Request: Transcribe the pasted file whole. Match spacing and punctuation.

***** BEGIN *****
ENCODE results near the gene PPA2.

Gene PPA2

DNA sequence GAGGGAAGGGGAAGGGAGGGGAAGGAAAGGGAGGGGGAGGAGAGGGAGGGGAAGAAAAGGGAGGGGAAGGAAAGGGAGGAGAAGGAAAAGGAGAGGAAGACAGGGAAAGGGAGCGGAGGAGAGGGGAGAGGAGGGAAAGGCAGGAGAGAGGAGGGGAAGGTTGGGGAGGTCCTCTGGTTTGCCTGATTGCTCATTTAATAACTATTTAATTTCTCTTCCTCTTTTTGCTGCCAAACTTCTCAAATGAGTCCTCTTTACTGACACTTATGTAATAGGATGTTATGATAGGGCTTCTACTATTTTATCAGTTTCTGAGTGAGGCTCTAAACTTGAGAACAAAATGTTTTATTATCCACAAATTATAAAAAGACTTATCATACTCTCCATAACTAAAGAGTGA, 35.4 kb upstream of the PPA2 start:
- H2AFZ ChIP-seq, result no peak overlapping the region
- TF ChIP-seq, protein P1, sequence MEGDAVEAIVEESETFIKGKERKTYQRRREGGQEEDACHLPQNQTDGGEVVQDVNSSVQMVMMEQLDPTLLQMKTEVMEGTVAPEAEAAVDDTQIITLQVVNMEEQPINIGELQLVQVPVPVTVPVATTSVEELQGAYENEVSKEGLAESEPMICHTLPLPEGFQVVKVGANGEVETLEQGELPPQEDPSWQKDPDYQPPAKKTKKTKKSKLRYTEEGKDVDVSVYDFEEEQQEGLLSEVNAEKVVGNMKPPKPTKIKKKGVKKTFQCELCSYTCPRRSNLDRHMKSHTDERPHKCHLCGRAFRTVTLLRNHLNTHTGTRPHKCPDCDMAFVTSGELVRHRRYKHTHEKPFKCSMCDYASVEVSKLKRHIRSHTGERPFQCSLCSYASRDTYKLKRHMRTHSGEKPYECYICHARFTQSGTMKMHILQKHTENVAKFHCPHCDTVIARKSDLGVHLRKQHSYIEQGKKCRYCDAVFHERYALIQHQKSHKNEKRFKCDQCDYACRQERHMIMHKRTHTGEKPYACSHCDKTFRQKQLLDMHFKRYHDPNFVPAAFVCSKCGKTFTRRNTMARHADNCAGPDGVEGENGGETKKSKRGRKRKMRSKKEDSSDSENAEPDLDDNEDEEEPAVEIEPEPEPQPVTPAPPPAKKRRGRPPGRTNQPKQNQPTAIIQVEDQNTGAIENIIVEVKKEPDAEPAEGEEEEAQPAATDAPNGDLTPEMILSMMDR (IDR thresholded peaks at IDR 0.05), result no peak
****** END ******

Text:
ENCODE results near the gene PPA2.

Gene PPA2

DNA sequence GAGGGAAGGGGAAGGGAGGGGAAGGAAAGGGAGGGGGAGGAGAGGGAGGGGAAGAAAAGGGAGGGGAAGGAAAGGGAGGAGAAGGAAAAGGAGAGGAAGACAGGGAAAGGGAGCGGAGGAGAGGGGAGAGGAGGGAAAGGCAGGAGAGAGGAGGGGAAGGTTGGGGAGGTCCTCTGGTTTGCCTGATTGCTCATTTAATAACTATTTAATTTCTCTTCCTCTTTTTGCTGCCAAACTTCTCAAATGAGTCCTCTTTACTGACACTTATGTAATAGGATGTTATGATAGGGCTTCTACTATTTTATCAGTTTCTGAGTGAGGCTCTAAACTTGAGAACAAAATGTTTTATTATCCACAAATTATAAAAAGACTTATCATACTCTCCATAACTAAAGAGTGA, 35.4 kb upstream of the PPA2 start:
- H2AFZ ChIP-seq, result no peak overlapping the region
- TF ChIP-seq, protein P1, sequence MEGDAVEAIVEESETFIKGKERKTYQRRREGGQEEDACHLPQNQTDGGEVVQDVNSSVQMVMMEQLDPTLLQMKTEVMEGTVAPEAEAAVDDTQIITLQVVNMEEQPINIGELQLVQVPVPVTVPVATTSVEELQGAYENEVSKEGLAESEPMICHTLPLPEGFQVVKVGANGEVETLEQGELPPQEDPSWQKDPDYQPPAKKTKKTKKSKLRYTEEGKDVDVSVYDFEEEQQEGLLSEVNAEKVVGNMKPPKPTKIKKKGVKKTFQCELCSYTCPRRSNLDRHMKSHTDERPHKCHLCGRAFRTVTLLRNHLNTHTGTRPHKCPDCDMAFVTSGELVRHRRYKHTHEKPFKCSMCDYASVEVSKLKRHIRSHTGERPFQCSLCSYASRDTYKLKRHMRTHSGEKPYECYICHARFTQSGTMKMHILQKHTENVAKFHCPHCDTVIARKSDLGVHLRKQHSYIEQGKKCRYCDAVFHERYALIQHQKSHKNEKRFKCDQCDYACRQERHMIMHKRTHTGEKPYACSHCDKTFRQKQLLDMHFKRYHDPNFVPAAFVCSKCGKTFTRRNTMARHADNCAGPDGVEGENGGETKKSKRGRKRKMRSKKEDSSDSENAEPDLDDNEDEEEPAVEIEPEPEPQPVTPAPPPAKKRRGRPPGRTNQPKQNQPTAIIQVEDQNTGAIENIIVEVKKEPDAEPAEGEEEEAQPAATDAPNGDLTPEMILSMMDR (IDR thresholded peaks at IDR 0.05), result no peak